“Story” is a buzz-word in today’s culture. Why? I’m sure there are a number of reasons, but chief among them is the fact that for the most part, any claim to knowing truth is met with skepticism and distrust. In the past, a preacher could communicate truth from the pulpit and expect it to be received. Today, however, people base their understanding of truth on experience. “I’ll believe it when I see it.” That is why the concept of someone’s “story” is so powerful today. Story has to do with experience, and experience is hard to argue with. Of course, a person’s take on truth may or may not be reliable even when based on that experience, but it grabs our attention none-the-less.
For many of us, when we hear terms like “Biblical story-telling,” our minds immediately jump to that second-grade Sunday-School class. That sounds boring, even patronizing. But surprisingly, this is not the experience of mature believers and leaders all over who are marveling as this movement has begun to sweep the globe with amazing effectiveness. Mission Frontiers magazine has written about the “Discipleship Revolution,” and the link between effective discipleship and Biblical Storytelling. Real Life Ministries Church, one of the fastest growing churches in the nation, has re-formatted its approach to small groups to include storying, and has seen tremendous growth as a result. Missionaries everywhere are rediscovering the importance of oral communication and storytelling as arguably the most effective means of sharing the Gospel and equipping for discipleship.
At Anacortes Christian Church, we invite you to engage with God’s story, and see for yourself if the truth of God’s Word can come to life in a fresh new way. In our current series, “God’s Redemptive Story,” we are launching a church-wide campaign in which certain D-Groups (Discipleship oriented small groups) will accompany the content of Sunday’s messages. The groups will approach the content from a “Biblical Storytelling” approach during the week prior to Sunday. Sunday’s message will then approach the same material from a more analytical angle, resulting in a rounded approach to learning the Word of God.
The focus of any group meeting is based on the premise that Discipleship only happens in relational environments. Building relationships is key. Therefore, each group time usually includes a time of informal sharing. There is also a time of prayer. Sometimes, a group will find that the issues facing members of the group necessitate a prolonged time of discussion and prayer. If the story is not covered during that week, it’s okay. Caring for one another expresses Jesus in a real way just as sharing the story does. When the story is shared, it usually follows a simple progression:
1. A member of the group tells the story from memory, in his / her own words, not reading from the text, but not adding or subtracting from it either. The member doesn’t have to be the leader. In fact, leaders are encouraged to challenge their members to share the story as a means for growth and equipping one another. As the member learns to tell the story, it will be awkward at first, but that is part of the beauty of growing in community together. Members will improve in their ability to tell the story effectively and dramatically in order to engage the listeners.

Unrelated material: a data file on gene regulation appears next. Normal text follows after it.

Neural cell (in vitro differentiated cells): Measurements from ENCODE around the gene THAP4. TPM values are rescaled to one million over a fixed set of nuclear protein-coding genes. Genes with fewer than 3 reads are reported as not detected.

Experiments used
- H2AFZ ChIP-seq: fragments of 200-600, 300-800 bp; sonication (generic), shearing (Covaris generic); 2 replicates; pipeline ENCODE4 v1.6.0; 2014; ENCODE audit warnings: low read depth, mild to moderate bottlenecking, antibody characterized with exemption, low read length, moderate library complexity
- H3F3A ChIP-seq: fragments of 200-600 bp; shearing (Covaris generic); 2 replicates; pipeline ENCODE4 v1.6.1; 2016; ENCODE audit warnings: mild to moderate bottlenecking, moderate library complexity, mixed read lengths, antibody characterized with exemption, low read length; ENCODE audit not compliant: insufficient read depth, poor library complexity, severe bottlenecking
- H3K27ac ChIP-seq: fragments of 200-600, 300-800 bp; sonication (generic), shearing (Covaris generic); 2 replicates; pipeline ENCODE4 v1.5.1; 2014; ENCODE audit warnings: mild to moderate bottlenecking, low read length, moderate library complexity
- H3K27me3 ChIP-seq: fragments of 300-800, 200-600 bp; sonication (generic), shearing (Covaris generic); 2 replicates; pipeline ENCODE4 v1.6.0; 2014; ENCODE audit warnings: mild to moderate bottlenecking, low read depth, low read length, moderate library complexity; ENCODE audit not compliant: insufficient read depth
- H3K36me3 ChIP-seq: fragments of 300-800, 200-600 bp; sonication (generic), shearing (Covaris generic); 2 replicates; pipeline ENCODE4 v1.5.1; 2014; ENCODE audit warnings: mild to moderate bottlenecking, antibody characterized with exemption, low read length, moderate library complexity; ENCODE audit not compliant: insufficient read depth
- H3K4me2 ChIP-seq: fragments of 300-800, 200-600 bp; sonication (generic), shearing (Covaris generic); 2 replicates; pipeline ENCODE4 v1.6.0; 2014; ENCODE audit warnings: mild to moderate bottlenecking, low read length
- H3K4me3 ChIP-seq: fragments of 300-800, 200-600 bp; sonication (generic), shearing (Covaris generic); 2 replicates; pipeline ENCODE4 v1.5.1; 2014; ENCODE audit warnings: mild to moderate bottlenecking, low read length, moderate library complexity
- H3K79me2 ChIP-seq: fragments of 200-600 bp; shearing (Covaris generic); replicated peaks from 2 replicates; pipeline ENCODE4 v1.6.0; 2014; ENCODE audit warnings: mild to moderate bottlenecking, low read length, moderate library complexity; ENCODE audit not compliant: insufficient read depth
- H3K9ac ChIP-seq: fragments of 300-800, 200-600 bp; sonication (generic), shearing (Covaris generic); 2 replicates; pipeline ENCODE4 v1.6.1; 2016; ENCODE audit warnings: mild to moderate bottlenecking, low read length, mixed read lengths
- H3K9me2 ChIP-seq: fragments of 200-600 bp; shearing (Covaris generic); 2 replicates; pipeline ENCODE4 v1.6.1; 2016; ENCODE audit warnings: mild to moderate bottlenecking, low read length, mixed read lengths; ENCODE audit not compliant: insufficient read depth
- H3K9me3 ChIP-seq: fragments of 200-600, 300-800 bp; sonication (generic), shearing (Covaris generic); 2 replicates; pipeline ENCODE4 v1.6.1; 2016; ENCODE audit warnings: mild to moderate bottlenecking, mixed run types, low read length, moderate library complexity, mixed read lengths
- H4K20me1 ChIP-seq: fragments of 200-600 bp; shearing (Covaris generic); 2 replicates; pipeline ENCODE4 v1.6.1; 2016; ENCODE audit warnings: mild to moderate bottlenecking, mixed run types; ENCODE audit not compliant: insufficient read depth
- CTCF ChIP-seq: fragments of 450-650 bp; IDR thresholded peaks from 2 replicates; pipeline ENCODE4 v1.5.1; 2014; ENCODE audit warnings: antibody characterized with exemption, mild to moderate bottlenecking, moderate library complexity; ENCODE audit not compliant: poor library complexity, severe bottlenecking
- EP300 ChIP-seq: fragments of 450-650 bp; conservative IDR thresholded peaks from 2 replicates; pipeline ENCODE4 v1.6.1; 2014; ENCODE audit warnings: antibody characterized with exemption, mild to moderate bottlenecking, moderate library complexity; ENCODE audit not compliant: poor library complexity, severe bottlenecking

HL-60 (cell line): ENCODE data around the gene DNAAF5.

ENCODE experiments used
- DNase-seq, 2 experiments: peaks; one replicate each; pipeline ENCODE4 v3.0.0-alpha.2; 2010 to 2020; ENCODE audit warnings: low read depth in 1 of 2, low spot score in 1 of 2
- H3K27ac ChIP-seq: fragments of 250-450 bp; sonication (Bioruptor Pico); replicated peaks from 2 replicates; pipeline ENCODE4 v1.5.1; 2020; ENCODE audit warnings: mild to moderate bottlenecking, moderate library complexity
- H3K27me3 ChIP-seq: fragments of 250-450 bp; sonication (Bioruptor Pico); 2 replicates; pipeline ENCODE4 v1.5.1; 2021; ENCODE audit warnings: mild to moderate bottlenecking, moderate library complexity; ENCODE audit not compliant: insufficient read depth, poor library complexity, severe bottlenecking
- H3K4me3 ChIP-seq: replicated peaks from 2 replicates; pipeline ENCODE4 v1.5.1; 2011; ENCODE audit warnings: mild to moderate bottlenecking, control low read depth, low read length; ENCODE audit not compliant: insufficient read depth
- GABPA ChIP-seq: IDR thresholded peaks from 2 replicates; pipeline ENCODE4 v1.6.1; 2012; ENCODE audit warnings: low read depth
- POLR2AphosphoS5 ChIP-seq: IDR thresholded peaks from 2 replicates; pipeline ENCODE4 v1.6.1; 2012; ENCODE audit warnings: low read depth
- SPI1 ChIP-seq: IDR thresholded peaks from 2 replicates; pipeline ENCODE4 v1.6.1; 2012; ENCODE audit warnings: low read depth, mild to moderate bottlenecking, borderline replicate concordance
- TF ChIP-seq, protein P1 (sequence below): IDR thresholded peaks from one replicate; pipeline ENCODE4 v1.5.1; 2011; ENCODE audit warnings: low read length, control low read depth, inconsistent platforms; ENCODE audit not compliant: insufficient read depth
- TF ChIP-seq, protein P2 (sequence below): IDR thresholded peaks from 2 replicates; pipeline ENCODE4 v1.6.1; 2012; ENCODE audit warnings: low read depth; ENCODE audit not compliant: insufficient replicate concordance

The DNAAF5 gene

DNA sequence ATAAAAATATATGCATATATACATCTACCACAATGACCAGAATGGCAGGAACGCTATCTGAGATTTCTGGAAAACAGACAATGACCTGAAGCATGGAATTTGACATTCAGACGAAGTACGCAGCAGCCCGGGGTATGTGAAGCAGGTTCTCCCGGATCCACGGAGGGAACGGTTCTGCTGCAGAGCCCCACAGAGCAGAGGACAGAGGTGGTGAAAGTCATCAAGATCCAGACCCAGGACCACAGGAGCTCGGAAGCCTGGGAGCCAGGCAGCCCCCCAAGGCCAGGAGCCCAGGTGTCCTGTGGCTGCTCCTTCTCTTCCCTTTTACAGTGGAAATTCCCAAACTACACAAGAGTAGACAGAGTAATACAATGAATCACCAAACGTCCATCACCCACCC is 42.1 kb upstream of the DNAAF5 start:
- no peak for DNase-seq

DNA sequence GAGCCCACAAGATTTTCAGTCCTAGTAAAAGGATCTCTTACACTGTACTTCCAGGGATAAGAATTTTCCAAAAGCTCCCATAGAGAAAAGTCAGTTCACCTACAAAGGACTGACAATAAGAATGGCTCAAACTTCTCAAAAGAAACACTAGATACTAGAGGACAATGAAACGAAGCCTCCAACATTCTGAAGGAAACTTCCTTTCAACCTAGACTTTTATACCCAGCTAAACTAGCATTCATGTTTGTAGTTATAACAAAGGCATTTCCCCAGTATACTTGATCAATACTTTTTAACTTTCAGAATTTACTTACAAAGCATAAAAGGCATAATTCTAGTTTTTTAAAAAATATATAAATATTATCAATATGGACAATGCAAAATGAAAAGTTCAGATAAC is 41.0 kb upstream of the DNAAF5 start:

2. Someone in the group will be asked to tell the story again to the best of their ability, based on what they remember of it. This will not be perfect, but research shows that when the story is repeated, it is more solidified in the minds of those listening as they recall details that were included or left out.
3. The member telling the story will lead through the story by asking questions, solidifying the details. Again, research shows that the third time’s the charm.
4. The story teller will ask a series of questions, prompting the individuals to discuss key observations in the story.
5. Based on the observations, the story teller will ask a final series of questions on how the observations gleaned from the story apply to real life. “How does this change our beliefs or practices?”
6. There will be an opportunity to close with discussion and prayer however applicable.
It is amazing to hear what comes out of these discussions. We often find that different perspectives reveal layers upon layers of depth and meaning behind a story that can easily be missed.
Group leaders will be able to pick up a guide to help them with questions and observations on the Sunday prior the following Sunday’s message. It is important that the group’s experience of the story not be tainted by what they have already heard from the message. That is why it will be up to the group leader to collect the guides at the kiosk in the church foyer prior to the following Sunday’s message, so that the D-Group will be able to cover that material during that week.
On Sunday, January 23rd, ACC will host a “Group Link” event, in which we invite anyone currently in a group or seeking to get involved to come, experience community, hear the story presented together, and have the opportunity to connect with an existing group, or perhaps even form a new one. The event will start at 6:00pm. This is a great opportunity to get connected. Don’t let it pass you by.
If you cannot make it, please make an effort to connect with Mike at the church, and together we can explore which options will work best for you in terms of a group to plug into.